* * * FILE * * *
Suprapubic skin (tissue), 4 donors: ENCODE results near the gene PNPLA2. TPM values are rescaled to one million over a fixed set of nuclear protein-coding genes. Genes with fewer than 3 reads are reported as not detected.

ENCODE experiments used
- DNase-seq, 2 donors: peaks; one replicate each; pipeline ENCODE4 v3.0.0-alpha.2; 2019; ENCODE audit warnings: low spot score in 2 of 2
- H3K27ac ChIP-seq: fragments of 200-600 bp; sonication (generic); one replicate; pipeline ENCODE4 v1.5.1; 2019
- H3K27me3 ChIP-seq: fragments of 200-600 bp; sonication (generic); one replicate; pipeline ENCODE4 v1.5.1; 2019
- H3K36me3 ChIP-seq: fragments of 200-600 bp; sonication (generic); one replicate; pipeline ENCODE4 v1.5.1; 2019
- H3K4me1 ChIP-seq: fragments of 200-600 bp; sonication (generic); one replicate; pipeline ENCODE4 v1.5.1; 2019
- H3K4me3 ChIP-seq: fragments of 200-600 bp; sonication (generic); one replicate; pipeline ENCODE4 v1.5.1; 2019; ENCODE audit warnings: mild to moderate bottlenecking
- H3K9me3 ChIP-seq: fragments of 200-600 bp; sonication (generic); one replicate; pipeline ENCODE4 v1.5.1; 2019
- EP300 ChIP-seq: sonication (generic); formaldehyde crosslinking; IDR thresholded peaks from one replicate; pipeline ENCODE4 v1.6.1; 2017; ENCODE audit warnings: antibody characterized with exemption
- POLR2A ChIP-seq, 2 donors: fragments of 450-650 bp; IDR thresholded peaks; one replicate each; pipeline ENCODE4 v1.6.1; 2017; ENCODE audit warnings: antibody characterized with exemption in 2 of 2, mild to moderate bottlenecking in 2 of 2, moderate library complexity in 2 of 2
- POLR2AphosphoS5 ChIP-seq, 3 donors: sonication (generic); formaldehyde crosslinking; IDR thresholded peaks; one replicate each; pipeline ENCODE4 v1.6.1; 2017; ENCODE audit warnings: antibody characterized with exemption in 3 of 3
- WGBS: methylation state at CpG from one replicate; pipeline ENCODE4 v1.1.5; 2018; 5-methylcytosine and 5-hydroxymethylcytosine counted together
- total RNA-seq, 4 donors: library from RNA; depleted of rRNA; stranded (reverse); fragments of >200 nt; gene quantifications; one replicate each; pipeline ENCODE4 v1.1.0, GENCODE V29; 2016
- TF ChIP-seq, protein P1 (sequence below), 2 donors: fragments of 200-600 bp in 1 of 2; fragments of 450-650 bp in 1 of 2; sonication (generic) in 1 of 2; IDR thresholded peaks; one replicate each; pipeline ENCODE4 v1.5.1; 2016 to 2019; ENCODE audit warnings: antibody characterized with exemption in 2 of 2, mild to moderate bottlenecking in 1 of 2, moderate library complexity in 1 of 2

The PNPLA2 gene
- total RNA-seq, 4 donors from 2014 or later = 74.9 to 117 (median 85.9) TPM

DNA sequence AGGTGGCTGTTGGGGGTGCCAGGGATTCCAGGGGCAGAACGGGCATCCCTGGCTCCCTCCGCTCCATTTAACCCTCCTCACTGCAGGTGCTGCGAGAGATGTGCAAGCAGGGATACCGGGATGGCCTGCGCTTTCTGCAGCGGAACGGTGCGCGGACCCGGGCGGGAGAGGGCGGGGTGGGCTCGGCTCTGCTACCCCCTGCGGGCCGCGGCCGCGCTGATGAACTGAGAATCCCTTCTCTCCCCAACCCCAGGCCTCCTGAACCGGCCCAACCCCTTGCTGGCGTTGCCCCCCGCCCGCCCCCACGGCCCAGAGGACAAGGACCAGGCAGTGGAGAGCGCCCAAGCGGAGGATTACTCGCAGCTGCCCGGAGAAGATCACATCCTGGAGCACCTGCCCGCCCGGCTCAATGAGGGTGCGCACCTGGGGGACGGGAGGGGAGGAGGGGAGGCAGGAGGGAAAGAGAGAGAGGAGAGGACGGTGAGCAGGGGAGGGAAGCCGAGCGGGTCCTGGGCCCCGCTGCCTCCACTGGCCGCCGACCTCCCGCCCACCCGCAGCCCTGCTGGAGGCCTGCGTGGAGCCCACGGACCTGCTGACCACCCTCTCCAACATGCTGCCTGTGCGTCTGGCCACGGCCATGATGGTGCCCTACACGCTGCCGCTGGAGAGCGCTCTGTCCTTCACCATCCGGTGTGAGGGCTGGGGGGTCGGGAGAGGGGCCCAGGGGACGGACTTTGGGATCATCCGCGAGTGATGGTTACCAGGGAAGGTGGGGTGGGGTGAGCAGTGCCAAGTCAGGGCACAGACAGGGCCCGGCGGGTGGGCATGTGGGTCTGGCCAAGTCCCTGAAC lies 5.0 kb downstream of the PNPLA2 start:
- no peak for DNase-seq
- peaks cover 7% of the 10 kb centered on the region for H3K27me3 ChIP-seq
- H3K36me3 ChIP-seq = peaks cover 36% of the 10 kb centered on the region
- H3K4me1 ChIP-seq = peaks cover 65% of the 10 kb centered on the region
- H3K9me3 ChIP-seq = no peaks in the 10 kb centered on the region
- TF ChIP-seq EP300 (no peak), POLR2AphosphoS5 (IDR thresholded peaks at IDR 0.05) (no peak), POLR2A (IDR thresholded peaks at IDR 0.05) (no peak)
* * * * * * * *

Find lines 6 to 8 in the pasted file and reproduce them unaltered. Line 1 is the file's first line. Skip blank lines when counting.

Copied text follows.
- H3K36me3 ChIP-seq: fragments of 200-600 bp; sonication (generic); one replicate; pipeline ENCODE4 v1.5.1; 2019
- H3K4me1 ChIP-seq: fragments of 200-600 bp; sonication (generic); one replicate; pipeline ENCODE4 v1.5.1; 2019
- H3K4me3 ChIP-seq: fragments of 200-600 bp; sonication (generic); one replicate; pipeline ENCODE4 v1.5.1; 2019; ENCODE audit warnings: mild to moderate bottlenecking